Archive for the ‘#5’ Category

Media Globalization and Cultural Imperialism

November 8, 2011 1 comment

Our interaction with the students at South High both perpetuates and counteracts cultural imperialism of globalization. Many of our media projects challenge media globalization through criticizing the concentration of media outlets, and by critiquing the narrow perspective covered by U.S. media.

Yet, many of the references in our media projects focus on media companies that hold the top tier of power, rather than expanding our attention to smaller, local, or bottom tier media sources. Therefore, we are still perpetuating the “cultural imperialism” theory of media globalization.

For example, there was only one group of international students who exposed us to a point-of-view of a news source external to the U.S.

It is challenging to combat cultural imperialism when our awareness of the “other”  and the other’s resources are so limited. Nonetheless, we can attempt to develop strategies that strengthen our awareness as consumers of media.

  • What did you learn about cultural imperialism, the “global village,” local cultures? 

At first glance, the concept of the “global village” is an optimistic theory founded on peaceful incentives; yet, at closer inspection this theory is idealistic, and the globalization of media is clouded with corruption that may be irreversible.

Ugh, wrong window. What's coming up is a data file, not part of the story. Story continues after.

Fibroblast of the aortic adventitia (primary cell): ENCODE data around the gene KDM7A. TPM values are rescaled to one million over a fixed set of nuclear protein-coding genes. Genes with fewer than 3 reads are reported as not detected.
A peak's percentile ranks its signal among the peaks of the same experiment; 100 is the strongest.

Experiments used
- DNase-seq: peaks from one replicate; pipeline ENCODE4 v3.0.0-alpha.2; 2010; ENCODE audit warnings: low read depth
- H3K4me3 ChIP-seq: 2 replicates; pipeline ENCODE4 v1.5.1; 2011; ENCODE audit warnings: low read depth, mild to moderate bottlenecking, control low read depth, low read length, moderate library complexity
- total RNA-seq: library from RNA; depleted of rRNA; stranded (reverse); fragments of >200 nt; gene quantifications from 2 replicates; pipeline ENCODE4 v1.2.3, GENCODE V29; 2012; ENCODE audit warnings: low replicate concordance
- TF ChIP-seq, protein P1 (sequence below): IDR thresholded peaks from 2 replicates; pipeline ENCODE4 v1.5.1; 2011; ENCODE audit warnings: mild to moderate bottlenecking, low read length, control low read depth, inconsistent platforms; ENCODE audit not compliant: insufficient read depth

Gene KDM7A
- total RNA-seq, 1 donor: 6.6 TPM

The capitalist-driven free-market has at stronghold on developed and developing economies, and western imperialism drives the content and economics within the media market. The voices of international cultures are constantly at risk of being suppressed, and their traditions lost—comparative to the diminishment of smaller media companies within the United States, which have increasingly been “bought out” by corporate media conglomerations.

When recognizing how the Western world has used the “free market” flow for the infiltration of media into other countries, Media Society recognizes the others’ view:

“…many developing countries came to understand [the idea that information should flow freely] as privileging the ‘First World’s’ market-driven perspective of information flow.” As a result of “different levels of infrastructure development and capital resources” within various countries, “the operating reality of ‘free’ international information flow was that major advertiser-funded news organizations from developed nations dominated the collection and dissemination of information” (340).

It is as though a road has been paved for all, but actually the only people who can use the road are those with the proper vehicles and elite components. Thus, only people who can financially afford to use the road can use it at all.

  • What do you think about the politics of information, global media regulation, and other issues raised in this chapter? 

I think that it is the government’s responsibility to regulate media sources to ensure that people are receiving valuable information from widespread and diverse outlets. So, I do not agree with the “decentralization” that the U.S. government has been passing, which has assisted in strengthening media conglomeration.